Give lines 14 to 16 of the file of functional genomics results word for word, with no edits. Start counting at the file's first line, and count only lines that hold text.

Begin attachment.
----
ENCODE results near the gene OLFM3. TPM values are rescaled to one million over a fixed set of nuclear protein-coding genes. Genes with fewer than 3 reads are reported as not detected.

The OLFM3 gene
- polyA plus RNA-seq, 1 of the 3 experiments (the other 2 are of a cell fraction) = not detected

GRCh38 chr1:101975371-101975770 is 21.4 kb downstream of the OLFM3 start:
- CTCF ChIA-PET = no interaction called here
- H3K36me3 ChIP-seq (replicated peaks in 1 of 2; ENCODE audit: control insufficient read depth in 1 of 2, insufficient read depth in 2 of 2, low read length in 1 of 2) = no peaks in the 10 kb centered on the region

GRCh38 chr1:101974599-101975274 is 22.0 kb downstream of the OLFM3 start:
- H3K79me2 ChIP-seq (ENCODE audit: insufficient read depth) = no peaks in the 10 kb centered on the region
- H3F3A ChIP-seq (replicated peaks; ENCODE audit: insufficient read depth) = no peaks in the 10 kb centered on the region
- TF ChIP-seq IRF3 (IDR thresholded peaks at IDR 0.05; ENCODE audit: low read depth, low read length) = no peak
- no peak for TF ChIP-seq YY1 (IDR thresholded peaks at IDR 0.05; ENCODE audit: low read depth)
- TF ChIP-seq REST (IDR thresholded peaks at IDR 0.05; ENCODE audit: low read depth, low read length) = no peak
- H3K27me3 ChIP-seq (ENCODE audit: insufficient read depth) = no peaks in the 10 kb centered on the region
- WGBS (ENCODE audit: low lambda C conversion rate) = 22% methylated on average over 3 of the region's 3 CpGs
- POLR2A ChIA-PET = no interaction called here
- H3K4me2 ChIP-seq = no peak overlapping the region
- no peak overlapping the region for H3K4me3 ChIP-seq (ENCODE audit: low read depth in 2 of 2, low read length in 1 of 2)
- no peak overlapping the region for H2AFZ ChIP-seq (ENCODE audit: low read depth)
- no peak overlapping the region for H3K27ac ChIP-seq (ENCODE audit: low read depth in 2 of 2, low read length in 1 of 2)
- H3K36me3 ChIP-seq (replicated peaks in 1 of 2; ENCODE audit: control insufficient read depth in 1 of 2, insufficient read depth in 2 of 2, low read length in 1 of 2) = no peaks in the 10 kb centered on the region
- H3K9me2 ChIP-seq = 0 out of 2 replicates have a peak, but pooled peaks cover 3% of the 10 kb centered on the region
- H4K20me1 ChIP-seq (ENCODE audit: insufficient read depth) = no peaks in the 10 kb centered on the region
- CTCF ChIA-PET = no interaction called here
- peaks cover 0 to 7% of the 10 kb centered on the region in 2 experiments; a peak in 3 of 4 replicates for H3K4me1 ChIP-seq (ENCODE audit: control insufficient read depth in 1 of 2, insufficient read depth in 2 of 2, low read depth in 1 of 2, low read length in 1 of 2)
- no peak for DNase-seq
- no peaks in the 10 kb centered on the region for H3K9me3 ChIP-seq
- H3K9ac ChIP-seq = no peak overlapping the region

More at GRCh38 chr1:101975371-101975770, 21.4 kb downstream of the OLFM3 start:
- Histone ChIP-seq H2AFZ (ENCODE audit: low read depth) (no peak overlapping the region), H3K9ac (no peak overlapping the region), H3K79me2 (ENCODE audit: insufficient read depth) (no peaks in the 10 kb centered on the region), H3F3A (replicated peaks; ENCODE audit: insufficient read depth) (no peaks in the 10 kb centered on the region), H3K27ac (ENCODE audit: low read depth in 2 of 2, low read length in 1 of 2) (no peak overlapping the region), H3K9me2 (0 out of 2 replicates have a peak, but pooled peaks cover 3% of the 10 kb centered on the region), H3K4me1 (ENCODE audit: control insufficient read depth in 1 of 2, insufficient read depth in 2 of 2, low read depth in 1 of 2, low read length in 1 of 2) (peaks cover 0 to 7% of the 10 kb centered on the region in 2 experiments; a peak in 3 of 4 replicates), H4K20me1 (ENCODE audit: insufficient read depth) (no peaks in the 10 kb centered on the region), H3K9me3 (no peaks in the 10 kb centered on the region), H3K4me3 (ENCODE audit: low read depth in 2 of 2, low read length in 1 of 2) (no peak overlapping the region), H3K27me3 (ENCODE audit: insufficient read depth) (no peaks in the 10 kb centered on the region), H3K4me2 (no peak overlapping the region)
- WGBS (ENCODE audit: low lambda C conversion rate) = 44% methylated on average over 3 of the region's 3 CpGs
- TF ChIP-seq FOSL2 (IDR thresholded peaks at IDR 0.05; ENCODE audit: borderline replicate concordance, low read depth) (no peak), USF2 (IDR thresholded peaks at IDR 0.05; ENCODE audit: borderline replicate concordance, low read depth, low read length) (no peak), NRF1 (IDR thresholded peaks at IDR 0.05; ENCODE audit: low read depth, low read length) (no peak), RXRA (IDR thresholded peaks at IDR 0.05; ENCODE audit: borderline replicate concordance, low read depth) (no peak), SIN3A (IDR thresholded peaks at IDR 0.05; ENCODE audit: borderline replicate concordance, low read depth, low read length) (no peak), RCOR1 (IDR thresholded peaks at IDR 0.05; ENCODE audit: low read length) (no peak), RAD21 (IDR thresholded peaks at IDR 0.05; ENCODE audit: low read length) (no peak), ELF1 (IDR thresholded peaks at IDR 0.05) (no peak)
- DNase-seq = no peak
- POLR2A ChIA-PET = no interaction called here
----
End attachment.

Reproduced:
- WGBS (ENCODE audit: low lambda C conversion rate) = 22% methylated on average over 3 of the region's 3 CpGs
- POLR2A ChIA-PET = no interaction called here
- H3K4me2 ChIP-seq = no peak overlapping the region